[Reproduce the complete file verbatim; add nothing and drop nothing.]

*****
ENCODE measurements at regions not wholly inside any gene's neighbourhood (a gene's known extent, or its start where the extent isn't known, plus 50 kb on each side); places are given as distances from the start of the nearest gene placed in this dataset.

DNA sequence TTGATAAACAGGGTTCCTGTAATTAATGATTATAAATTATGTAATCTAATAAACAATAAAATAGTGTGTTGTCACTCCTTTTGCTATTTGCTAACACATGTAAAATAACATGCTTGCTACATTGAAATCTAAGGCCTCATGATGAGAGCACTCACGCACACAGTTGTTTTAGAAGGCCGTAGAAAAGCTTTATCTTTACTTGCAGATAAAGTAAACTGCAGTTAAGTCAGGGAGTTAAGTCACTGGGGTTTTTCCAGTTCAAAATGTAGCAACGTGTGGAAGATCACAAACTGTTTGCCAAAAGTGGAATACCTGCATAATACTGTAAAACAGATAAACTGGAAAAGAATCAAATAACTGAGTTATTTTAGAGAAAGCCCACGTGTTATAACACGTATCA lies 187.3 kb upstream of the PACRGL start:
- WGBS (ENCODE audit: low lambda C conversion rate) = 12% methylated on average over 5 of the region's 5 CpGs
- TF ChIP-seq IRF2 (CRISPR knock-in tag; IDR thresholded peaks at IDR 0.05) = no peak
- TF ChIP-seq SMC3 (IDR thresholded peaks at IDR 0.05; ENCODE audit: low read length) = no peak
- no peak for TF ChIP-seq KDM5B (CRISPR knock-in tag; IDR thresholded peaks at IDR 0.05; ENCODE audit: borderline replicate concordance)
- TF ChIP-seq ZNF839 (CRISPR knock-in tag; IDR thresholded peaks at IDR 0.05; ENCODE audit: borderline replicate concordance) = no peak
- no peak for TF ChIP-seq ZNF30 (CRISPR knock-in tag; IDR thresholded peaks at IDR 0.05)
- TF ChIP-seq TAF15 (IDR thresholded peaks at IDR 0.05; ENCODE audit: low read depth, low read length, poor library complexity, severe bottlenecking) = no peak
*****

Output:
ENCODE measurements at regions not wholly inside any gene's neighbourhood (a gene's known extent, or its start where the extent isn't known, plus 50 kb on each side); places are given as distances from the start of the nearest gene placed in this dataset.

DNA sequence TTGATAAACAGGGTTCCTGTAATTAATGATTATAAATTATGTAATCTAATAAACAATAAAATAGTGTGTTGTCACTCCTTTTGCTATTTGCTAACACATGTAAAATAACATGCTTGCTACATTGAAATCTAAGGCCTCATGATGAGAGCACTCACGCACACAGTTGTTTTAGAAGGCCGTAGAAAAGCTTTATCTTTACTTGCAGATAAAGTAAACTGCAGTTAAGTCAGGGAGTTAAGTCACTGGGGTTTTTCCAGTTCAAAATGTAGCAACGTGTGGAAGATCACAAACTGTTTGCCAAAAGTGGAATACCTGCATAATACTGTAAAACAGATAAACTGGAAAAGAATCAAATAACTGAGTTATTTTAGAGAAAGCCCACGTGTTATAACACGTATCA lies 187.3 kb upstream of the PACRGL start:
- WGBS (ENCODE audit: low lambda C conversion rate) = 12% methylated on average over 5 of the region's 5 CpGs
- TF ChIP-seq IRF2 (CRISPR knock-in tag; IDR thresholded peaks at IDR 0.05) = no peak
- TF ChIP-seq SMC3 (IDR thresholded peaks at IDR 0.05; ENCODE audit: low read length) = no peak
- no peak for TF ChIP-seq KDM5B (CRISPR knock-in tag; IDR thresholded peaks at IDR 0.05; ENCODE audit: borderline replicate concordance)
- TF ChIP-seq ZNF839 (CRISPR knock-in tag; IDR thresholded peaks at IDR 0.05; ENCODE audit: borderline replicate concordance) = no peak
- no peak for TF ChIP-seq ZNF30 (CRISPR knock-in tag; IDR thresholded peaks at IDR 0.05)
- TF ChIP-seq TAF15 (IDR thresholded peaks at IDR 0.05; ENCODE audit: low read depth, low read length, poor library complexity, severe bottlenecking) = no peak